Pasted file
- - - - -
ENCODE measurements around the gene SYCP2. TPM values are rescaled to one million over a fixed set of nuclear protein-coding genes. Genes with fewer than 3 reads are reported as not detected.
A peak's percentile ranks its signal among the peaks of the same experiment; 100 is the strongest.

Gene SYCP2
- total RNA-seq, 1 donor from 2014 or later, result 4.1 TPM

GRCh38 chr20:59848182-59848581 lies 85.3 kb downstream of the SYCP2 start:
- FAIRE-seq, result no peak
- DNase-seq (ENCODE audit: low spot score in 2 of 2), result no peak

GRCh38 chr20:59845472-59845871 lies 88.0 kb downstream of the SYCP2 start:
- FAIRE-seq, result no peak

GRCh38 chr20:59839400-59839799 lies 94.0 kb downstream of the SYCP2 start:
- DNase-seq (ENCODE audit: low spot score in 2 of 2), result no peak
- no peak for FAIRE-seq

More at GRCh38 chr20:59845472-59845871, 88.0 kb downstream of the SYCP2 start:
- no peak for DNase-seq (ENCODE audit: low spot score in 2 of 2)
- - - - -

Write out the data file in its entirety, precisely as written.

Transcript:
ENCODE measurements around the gene SYCP2. TPM values are rescaled to one million over a fixed set of nuclear protein-coding genes. Genes with fewer than 3 reads are reported as not detected.
A peak's percentile ranks its signal among the peaks of the same experiment; 100 is the strongest.

Gene SYCP2
- total RNA-seq, 1 donor from 2014 or later, result 4.1 TPM

GRCh38 chr20:59848182-59848581 lies 85.3 kb downstream of the SYCP2 start:
- FAIRE-seq, result no peak
- DNase-seq (ENCODE audit: low spot score in 2 of 2), result no peak

GRCh38 chr20:59845472-59845871 lies 88.0 kb downstream of the SYCP2 start:
- FAIRE-seq, result no peak

GRCh38 chr20:59839400-59839799 lies 94.0 kb downstream of the SYCP2 start:
- DNase-seq (ENCODE audit: low spot score in 2 of 2), result no peak
- no peak for FAIRE-seq

More at GRCh38 chr20:59845472-59845871, 88.0 kb downstream of the SYCP2 start:
- no peak for DNase-seq (ENCODE audit: low spot score in 2 of 2)